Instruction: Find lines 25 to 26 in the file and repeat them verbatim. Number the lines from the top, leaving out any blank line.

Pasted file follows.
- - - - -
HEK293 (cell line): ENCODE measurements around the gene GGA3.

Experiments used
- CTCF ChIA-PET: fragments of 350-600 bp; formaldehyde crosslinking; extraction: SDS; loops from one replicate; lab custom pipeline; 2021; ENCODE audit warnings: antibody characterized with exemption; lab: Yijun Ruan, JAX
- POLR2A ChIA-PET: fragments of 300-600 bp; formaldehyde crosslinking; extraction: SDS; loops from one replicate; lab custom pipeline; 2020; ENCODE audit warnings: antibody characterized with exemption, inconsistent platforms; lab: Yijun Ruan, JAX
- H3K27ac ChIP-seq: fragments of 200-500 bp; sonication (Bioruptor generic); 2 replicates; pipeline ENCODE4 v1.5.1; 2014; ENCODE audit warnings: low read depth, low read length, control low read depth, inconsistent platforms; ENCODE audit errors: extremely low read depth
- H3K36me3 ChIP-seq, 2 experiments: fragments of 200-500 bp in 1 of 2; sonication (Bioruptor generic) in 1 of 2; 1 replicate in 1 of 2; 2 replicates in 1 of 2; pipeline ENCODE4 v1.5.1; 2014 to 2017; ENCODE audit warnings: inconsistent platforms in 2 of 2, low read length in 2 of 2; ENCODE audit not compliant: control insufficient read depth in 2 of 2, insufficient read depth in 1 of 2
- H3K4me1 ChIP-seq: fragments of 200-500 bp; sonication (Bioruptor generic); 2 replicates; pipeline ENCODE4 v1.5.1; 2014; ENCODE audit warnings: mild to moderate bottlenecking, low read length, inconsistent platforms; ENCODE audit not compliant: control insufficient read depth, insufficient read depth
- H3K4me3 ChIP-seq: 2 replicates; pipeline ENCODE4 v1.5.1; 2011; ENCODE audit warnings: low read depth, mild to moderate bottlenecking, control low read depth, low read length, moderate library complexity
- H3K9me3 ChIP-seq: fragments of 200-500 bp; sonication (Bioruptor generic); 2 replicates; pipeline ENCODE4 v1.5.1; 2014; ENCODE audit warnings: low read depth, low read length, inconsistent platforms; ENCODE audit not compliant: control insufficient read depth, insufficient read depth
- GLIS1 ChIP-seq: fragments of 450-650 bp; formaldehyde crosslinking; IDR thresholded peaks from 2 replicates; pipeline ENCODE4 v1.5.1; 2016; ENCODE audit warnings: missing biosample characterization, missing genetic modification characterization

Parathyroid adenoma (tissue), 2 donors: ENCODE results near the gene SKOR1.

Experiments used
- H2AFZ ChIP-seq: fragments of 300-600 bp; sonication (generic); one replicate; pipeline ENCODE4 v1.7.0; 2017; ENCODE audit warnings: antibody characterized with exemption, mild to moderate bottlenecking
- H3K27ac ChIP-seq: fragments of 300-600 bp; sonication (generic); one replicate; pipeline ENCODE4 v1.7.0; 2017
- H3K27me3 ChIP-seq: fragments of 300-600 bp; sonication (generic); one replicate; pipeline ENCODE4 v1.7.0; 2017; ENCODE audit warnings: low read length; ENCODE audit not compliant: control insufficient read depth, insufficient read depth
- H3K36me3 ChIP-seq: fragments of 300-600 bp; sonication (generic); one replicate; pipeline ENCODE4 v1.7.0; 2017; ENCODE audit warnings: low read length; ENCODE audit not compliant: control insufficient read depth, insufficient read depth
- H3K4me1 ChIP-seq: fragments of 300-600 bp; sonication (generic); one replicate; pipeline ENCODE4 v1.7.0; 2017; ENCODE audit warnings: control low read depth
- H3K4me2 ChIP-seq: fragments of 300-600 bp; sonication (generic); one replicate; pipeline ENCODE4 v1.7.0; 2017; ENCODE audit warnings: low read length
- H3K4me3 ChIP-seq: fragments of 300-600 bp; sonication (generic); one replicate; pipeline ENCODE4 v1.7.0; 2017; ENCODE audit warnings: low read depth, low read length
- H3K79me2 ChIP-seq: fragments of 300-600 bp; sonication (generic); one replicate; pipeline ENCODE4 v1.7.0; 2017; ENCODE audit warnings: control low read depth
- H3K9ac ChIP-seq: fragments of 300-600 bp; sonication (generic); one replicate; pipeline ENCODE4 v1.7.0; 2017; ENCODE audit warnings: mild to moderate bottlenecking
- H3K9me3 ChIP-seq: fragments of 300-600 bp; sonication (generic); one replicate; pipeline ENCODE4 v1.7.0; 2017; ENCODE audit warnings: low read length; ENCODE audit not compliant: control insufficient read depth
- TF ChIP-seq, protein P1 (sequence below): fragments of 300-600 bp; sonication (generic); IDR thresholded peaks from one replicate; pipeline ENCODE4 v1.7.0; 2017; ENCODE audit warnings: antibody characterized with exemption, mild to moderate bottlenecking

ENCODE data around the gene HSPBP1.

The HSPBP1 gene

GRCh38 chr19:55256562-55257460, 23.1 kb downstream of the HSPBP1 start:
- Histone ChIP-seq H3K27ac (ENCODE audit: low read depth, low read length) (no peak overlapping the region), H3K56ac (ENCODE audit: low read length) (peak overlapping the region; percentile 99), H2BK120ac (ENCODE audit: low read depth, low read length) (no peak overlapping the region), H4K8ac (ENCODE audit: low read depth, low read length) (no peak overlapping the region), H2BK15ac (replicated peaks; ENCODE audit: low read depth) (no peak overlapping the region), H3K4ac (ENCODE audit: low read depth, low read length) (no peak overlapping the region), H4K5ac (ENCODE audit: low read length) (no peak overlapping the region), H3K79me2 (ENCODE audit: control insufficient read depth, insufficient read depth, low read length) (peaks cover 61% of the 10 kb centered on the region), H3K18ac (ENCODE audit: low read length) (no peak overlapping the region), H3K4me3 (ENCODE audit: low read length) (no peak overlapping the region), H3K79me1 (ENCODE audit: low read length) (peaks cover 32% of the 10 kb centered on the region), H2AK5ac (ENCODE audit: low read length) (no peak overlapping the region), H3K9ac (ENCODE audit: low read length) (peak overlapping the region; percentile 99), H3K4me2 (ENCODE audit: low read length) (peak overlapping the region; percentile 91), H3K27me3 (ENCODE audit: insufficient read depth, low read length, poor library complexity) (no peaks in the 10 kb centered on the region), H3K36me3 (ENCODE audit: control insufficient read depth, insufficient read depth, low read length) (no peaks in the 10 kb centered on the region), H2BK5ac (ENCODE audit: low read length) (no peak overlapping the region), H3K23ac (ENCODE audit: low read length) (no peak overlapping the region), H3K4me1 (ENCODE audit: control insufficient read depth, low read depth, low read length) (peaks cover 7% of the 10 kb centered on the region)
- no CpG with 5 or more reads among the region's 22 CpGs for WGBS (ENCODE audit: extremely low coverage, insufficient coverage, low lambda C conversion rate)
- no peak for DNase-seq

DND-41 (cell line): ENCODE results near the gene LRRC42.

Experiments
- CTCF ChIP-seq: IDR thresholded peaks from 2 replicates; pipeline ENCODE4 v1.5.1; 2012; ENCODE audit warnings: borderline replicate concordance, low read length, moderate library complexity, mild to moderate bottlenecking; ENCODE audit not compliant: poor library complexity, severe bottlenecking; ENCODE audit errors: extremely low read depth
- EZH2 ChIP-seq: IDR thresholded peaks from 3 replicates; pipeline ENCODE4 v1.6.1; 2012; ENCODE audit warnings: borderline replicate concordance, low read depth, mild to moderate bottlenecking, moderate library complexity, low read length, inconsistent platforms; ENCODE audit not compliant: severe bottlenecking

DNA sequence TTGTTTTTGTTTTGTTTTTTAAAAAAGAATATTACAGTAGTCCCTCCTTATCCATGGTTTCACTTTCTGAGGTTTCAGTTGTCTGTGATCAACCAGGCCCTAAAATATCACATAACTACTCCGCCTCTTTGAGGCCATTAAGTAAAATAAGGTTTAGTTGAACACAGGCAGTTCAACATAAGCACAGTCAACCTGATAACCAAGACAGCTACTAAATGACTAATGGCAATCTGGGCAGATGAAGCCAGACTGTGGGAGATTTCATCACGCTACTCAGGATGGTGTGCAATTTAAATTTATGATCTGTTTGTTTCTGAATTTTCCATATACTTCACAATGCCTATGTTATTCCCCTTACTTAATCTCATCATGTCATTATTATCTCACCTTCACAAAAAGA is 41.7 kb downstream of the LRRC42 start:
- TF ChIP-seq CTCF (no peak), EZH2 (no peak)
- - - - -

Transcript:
The HSPBP1 gene

GRCh38 chr19:55256562-55257460, 23.1 kb downstream of the HSPBP1 start: